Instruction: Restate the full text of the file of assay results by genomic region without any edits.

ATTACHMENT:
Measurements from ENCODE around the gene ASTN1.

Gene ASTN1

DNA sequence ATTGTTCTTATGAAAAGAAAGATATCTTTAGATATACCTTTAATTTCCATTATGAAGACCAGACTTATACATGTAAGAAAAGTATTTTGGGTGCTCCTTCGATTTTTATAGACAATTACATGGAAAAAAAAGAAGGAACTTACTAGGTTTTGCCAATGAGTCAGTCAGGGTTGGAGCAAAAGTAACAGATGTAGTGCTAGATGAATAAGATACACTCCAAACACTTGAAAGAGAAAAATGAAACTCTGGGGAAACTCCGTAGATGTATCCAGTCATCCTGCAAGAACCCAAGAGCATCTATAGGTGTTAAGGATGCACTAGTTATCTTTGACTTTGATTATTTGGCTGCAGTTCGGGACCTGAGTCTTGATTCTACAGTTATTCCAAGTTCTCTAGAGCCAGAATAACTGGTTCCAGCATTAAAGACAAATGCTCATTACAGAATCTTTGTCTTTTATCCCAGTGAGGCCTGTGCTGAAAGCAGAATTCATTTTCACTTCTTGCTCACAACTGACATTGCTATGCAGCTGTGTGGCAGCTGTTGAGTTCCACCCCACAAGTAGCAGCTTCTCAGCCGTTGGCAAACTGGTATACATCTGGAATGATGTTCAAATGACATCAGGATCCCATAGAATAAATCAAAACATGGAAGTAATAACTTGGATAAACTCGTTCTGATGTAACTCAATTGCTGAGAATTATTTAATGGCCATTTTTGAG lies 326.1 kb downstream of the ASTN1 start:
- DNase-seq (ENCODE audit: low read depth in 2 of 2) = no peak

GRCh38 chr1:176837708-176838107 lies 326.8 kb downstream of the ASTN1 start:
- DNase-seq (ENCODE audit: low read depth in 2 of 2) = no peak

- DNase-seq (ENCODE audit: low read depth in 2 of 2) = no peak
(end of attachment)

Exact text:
Measurements from ENCODE around the gene ASTN1.

Gene ASTN1

DNA sequence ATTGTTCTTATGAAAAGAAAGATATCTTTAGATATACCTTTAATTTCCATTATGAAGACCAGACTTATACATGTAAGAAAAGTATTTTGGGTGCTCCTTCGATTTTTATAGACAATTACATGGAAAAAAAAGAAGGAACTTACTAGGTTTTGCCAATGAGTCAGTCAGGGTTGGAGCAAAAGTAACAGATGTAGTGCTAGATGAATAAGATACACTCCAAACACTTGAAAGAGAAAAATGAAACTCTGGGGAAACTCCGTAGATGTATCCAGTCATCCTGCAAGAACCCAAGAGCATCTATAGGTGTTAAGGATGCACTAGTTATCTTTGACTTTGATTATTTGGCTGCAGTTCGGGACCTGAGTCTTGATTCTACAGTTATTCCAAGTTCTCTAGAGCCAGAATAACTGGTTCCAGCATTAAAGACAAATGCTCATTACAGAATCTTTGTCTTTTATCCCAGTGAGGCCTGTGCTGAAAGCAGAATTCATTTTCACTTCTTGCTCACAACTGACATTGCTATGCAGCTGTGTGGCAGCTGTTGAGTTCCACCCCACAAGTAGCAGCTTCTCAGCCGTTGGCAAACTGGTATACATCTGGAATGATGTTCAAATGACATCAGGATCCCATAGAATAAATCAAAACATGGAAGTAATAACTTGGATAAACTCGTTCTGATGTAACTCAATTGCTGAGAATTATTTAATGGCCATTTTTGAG lies 326.1 kb downstream of the ASTN1 start:
- DNase-seq (ENCODE audit: low read depth in 2 of 2) = no peak

GRCh38 chr1:176837708-176838107 lies 326.8 kb downstream of the ASTN1 start:
- DNase-seq (ENCODE audit: low read depth in 2 of 2) = no peak

- DNase-seq (ENCODE audit: low read depth in 2 of 2) = no peak